With a fast-growing economy that hosts the world’s top tech talent and a support system that accelerates the best homegrown ideas, the future looks bright for solutions launching from this innovation hub.
There is not much talk of ‘saints and scholars’ on the streets of Dublin today. In the city’s gleaming tech quarter, known locally as Silicon Docks, its multilingual, youthful chat focuses on plans, start-ups, meeting places, who’s going where after work and who’s got the latest big idea. There’s a sense of urgent purpose in the air. Things are happening.
As greatly changed as Ireland is today, it is worth contemplating the origins of that phrase ‘the land of saints and scholars’. The country has a centuries-old, globally-respected tradition for academic excellence and high standards of education. That much hasn’t changed. Today, not only has Ireland the youngest population in the whole of Europe, it also has one of the most highly educated.
Ranking Ireland globally as an innovation hub
- Ireland is the fastest-growing economy in the Eurozone (past four years in a row)
Trinity College Dublin produces more venture-backed companies than any other European university (PitchBook)
- Ranked 2nd most competitive economy in the EU (IMD World Competitiveness, 2017)
- Ranked 6th most competitive economy in the world (IMD)
- Ranked 3rd best economy in world for business efficiency (IMD)
- Best country in western Europe to invest in (IDA)
- Ranked 1st in world for flexibility and adaptability of people (IDA)
- Youngest population in Europe: one-third under the age of 25; almost half under 34
- Ireland ranked in top 10 countries worldwide for:
- University education that meets the needs of a competitive economy (IDA)
- Knowledge transfer between universities and companies (IDA)
- Ranked 10th out of 127 countries in Global Innovation Index
- Ranked 1st in knowledge diffusion, 2nd in knowledge impact (Global Innovation Index).
The ready availability of talented, adaptable, well-educated young people is one reason that Ireland is now home to Facebook, Google, Twitter et al. An emphasis on flexibility and skills development has also created a highly desirable culture of innovation and invention.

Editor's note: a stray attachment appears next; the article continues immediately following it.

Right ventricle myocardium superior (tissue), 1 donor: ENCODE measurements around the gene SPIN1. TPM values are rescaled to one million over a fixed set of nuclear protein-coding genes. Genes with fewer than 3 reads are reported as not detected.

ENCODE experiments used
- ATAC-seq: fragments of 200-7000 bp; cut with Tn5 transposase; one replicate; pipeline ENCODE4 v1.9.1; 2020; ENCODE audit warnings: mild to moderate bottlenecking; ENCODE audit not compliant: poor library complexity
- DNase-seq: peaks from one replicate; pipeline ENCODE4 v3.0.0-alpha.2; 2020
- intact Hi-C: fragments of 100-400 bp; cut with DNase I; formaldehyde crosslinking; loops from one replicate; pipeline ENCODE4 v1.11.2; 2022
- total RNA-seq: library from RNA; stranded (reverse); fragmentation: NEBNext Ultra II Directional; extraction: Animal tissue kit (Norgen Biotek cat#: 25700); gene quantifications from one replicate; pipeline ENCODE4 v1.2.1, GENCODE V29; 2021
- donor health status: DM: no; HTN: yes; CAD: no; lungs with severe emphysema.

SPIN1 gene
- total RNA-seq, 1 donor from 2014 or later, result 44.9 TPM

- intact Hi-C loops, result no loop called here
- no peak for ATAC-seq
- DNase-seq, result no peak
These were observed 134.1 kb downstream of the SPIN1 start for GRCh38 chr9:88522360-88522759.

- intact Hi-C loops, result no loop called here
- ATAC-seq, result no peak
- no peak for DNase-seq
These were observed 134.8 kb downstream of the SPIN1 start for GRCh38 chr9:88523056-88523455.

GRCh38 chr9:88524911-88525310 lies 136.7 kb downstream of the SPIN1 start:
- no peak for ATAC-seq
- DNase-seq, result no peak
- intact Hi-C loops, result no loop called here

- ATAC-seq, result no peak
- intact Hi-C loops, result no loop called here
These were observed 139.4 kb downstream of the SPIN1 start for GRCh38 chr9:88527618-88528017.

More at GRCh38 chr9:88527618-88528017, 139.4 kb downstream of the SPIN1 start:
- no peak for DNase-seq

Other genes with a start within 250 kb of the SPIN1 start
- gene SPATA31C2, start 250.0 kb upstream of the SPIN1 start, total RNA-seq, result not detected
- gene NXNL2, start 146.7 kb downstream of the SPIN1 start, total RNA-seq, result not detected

Culture of innovation
But neither is this new. For a small country, it is staggering how many important inventions can be traced back to Ireland. The submarine, for example, was invented by Irish engineer John Philip Holland, a contemporary (and acquaintance) of Thomas Edison. Holland’s submarine was the first to be formally commissioned by the US Navy; he also developed the first British Royal Navy submarine, the Holland 1.
Then there’s colour photography, invented by Irish geologist and Trinity College Dublin graduate John Joly. The syringe, or hypodermic needle, invented by Dublin doctor Francis Rynd. The guided torpedo, invented by Mayo man Louis Brennan (who also helped develop the helicopter). Seismology – not only the modern science but the actual word – invented by Irish geophysicist Robert Mallet.
One more? Well, if you are one of the 20% of adults in the world who has a tattoo (in the US alone, it’s estimated that around 45 million people now have one) then you most likely got inked with an electric tattoo machine, which was invented by Samuel O’Reilly. As the name rather suggests, O’Reilly was the son of Irish immigrants.
These historical examples show that the Irish culture of innovation is not a new phenomenon. The past has paved the way for the present, with Ireland now regarded as a hotbed of entrepreneurship benefiting from both a resurgent economy – the EU’s fastest-growing economy for the past four consecutive years – and a young, highly-employable population.
Global tech and pharma brands
These elements, in turn, have attracted the presence of all of the global big-hitters from the world of technology: Google, Amazon, IBM, LinkedIn, PayPal, Twitter, Dropbox, Etsy, Groupon, Airbnb, Uber, Siemens, HP, Dell, Microsoft, Intel, Symantec, the list goes on and on; a who’s-who of the world’s most desirable brands.
While the tech sector grabs most of the headlines, Ireland’s pharmaceutical and medtech industry has also quietly moved into overdrive. Ireland is now the location of choice for global drug manufacturers, with seven of the world’s top 10 biopharmaceutical companies – including Boston Scientific, Pfizer and Johnson & Johnson – all based here.
On a per capita basis, Ireland is now the largest medtech employer – and second-largest exporter of medtech products – in all of Europe. Some of the industry statistics in this respect are remarkable:
The presence of multinationals has energised the local scene, with local businesses increasingly working as co-developers with (and sub-suppliers to) the world’s biggest medtech companies. This in turn has boosted local expertise and made Irish technology even more attractive to overseas partners.
Multinationals will always be attracted by a young, highly-skilled population and a business-friendly environment. Their presence then provides resources and opportunities for indigenous ideas, entrepreneurs and start-ups, while a growing range of partnerships between business and educational bodies fuels the conveyor belt of talent.
Ireland’s innovation ecosystem is further strengthened by the role of Enterprise Ireland – the national trade agency – which helps to develop indigenous businesses including start-ups. Now one of the most prolific seed investors in the world, Enterprise Ireland makes equity investments in around 200 early-stage companies each year.
If the past was merely promising, the present is a spectacular affirmation of Ireland’s growing, global status as a place of innovation. With a fast-growing economy, a young, highly-educated workforce, and a support system designed to support the best of talent and imagination, the future looks bright indeed.